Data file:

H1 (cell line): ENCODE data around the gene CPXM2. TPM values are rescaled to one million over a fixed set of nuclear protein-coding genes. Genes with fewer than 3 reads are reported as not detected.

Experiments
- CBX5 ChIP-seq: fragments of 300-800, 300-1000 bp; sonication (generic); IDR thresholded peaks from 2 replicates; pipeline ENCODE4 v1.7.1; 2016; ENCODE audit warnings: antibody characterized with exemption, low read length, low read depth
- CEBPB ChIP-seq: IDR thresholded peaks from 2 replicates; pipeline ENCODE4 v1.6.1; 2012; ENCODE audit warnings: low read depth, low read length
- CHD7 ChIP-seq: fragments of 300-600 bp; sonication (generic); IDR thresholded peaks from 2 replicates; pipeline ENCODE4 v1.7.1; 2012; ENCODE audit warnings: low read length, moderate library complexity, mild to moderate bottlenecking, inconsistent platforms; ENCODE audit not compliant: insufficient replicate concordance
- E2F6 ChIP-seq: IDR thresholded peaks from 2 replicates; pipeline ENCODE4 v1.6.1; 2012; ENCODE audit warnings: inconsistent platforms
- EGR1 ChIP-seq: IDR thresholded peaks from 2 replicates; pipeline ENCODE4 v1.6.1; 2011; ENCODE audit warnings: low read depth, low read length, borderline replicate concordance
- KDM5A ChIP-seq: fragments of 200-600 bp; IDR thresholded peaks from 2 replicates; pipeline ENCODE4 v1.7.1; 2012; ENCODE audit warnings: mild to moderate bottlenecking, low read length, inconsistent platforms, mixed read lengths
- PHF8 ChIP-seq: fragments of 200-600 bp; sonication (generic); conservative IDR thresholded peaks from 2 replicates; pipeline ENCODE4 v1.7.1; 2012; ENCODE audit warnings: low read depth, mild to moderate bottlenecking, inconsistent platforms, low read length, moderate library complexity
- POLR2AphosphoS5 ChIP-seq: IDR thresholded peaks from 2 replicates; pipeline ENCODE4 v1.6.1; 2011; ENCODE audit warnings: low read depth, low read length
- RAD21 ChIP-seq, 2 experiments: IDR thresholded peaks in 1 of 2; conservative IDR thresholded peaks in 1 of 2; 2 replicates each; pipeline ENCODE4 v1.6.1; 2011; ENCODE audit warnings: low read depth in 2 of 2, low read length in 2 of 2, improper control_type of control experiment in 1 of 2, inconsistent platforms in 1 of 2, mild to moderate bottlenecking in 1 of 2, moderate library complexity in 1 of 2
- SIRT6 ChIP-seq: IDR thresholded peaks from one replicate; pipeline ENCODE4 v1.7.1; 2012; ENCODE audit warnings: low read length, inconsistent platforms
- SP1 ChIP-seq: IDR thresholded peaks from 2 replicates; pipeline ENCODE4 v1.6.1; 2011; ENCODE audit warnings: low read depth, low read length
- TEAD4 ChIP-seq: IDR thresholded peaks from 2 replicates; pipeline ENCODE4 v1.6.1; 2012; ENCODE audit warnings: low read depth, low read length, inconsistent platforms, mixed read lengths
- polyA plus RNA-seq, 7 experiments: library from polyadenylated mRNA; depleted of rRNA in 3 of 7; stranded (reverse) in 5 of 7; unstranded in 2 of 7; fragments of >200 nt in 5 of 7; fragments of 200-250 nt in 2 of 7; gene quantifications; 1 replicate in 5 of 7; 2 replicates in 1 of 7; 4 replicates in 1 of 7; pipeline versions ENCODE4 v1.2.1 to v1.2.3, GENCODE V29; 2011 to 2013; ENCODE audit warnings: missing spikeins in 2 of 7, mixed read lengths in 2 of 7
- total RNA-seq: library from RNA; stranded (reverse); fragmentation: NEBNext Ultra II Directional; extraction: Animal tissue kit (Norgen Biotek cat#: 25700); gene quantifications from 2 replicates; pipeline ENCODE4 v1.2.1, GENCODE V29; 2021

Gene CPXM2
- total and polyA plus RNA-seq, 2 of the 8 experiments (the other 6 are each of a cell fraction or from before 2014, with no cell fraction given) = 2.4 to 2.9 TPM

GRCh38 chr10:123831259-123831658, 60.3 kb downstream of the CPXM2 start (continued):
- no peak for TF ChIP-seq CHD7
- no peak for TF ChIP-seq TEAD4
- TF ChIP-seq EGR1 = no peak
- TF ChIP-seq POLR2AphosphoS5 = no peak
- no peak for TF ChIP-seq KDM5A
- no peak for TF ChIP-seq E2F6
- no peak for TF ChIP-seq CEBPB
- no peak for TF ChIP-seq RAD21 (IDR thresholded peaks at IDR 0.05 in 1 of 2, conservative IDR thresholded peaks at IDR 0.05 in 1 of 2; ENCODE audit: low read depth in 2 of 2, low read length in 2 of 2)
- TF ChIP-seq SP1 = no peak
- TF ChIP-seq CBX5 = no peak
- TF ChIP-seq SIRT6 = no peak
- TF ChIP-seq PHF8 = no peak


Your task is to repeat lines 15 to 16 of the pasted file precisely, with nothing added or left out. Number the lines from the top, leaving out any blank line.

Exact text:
- polyA plus RNA-seq, 7 experiments: library from polyadenylated mRNA; depleted of rRNA in 3 of 7; stranded (reverse) in 5 of 7; unstranded in 2 of 7; fragments of >200 nt in 5 of 7; fragments of 200-250 nt in 2 of 7; gene quantifications; 1 replicate in 5 of 7; 2 replicates in 1 of 7; 4 replicates in 1 of 7; pipeline versions ENCODE4 v1.2.1 to v1.2.3, GENCODE V29; 2011 to 2013; ENCODE audit warnings: missing spikeins in 2 of 7, mixed read lengths in 2 of 7
- total RNA-seq: library from RNA; stranded (reverse); fragmentation: NEBNext Ultra II Directional; extraction: Animal tissue kit (Norgen Biotek cat#: 25700); gene quantifications from 2 replicates; pipeline ENCODE4 v1.2.1, GENCODE V29; 2021